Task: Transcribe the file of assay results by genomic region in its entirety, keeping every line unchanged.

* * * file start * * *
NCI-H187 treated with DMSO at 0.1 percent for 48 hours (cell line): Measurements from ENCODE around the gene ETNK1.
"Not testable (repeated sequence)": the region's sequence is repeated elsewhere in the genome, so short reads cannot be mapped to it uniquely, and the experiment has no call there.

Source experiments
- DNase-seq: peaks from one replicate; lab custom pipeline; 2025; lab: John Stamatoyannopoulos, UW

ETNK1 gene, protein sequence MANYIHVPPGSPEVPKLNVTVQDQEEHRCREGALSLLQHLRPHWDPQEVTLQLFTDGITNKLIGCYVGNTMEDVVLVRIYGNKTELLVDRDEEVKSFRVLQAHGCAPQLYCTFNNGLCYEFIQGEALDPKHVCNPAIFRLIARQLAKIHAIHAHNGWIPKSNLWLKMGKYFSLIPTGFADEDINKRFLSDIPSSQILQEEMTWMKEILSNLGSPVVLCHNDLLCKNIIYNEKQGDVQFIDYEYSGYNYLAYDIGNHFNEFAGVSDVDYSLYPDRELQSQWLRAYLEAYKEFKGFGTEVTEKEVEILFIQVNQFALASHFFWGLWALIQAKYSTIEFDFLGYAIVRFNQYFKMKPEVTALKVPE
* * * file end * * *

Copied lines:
NCI-H187 treated with DMSO at 0.1 percent for 48 hours (cell line): Measurements from ENCODE around the gene ETNK1.
"Not testable (repeated sequence)": the region's sequence is repeated elsewhere in the genome, so short reads cannot be mapped to it uniquely, and the experiment has no call there.

Source experiments
- DNase-seq: peaks from one replicate; lab custom pipeline; 2025; lab: John Stamatoyannopoulos, UW

ETNK1 gene, protein sequence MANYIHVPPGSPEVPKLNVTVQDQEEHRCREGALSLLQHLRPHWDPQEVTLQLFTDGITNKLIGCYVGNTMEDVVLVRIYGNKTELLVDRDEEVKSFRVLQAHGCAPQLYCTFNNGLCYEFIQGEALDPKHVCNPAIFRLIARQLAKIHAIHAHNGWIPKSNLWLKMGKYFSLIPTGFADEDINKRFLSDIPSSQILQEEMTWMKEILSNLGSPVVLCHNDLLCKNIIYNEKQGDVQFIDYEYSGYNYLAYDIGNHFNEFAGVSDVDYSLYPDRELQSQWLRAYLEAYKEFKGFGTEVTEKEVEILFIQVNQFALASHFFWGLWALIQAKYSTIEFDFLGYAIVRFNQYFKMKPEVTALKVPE